Over 40,000 people will be taking part in this year’s London Marathon which is taking place on Sunday 28th April. Many of these runners will be feeling rather worse for wear on Monday 29th after 26.2 miles of pounding the pavements of London. To try and help aid their recovery we have come up with some top tips to help to get runners, whatever speed, ability or distance, back on their feet after the big race! 

For some this is such a monumental distance but there are ways to minimise the inevitable discomfort in the aftermath. Our Chiropractor Melissa Folly looks back on her own experience of marathon training, including fitting in rest days and how to prepare for the big event:

“It’s a goal a lot of runners aim for and an obvious next target once you’ve completed a few half distances. It’s far from easy and although the event itself is daunting the extensive training leading up to it can be the biggest challenge. You’ve got to be realistic with your goals and not over train, this is often when injuries can happen. Rest days and lighter activity days are just as important and a real key to success. Set your training schedule to work around your daily commitments and be flexible, life with throw in a few bumps along the way and being able to adapt will help you in the long run (excuse the pun!).  

Consider all aspects of your health during this time and pull back on the intensity of training if you’re not feeling great or you’re sleep deprived. Nutrition is such a big part of health and there is so much information out there that it can be confusing but if you work on the basics – eat whole foods, reduce refined carbohydrates, sugars and junk foods, focus on seasonal vegetables, fruit and have a high intake of good protein (organic meat, lentils, pulses, nuts and seeds) based on these principles you should be well fuelled.  

London is so big, and a lot of people dream of making this a goal but there are some other great local marathons that can be less intimidating and offer a variety of scenery and terrains. If you usually run trail and track, a road event might be too much for your legs and again an injury is then more likely, so pick wisely.  

During the event itself we need to remember to ‘check in’ on our bodies and not let adrenaline take over and push ourselves too hard. Often it is only afterwards that the damage is revealed. Stopping at the first sign of pain, especially during training is important.”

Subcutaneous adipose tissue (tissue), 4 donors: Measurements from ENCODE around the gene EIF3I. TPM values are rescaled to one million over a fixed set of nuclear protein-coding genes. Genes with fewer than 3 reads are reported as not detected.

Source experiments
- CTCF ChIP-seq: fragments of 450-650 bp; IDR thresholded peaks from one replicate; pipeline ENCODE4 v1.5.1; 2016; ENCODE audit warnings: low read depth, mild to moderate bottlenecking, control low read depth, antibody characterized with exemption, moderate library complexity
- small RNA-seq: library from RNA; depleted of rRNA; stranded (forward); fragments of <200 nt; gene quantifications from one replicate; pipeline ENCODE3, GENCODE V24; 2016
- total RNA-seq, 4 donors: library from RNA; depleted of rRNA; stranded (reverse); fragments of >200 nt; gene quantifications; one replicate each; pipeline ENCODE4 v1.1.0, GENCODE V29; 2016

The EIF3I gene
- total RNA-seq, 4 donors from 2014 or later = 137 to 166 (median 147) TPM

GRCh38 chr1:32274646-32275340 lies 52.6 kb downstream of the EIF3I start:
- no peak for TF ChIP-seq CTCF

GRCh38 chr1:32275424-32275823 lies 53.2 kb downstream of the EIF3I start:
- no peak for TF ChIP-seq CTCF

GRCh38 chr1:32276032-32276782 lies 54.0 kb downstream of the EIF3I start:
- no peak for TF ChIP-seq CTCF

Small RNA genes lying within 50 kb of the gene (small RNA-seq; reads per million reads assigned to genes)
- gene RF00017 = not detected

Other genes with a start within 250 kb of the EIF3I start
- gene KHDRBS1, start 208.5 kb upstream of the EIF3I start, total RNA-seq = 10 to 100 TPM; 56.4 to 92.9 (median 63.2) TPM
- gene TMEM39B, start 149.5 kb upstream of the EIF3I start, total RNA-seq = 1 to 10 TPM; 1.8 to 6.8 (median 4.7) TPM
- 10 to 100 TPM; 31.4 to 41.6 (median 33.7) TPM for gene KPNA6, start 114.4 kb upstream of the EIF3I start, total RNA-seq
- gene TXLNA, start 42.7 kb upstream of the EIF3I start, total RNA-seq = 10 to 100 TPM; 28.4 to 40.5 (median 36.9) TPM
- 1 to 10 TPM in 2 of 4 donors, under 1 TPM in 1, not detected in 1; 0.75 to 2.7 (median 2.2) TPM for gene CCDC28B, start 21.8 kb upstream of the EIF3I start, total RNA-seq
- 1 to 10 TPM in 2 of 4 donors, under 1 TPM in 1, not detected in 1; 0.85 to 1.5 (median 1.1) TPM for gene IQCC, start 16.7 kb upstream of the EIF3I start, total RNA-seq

Here at Spinavita we have some top tips on a safe and effective way to wind-down and recover after the event: 

  • Don’t Stop Moving: Keep gently mobile, e.g. slow, gentle walking for 5-10 minutes. It is the last thing you feel like doing but remaining static should be avoided at all cost!
  • Stretch and Breath: A gentle stretch and deep breathing after the race will help to prevent muscle soreness in the days following. Breathing in more oxygen and expelling carbon dioxide will encourage the muscles to remain flexible and the heart rate to fall gradually to your natural resting rhythm, as well as helping to rid the body of lactic acid build up.
  • Ice, Ice, Ice: For specific injuries such as problems with joints, applying ice is recommended. This is most effective when done immediately but still works when applied in the days following the race 
  • Hydration: Drink water in small but regular amounts. Avoid drinking alcohol until fully rehydrated. 
  • Rest: It’s important to let your body recovery from a big race, especially that of a marathon distance. Give yourself a couple of days rest before you get back into any physical activity and start off with light exercise to prevent injury. It might be a good idea to book a few days off work following the race so you can concentrate on your recovery and get lots of sleep.

Before any event, training is the key! Chiropractic treatment can help to keep any aches pains and niggles at bay whilst you’re racking up the miles. Having regular check-ups can really help you reach your full potential and gives us that chance to address any slight pain being experienced.

Good luck to everyone taking part in a marathon or any running event this year, you really are a super hero!!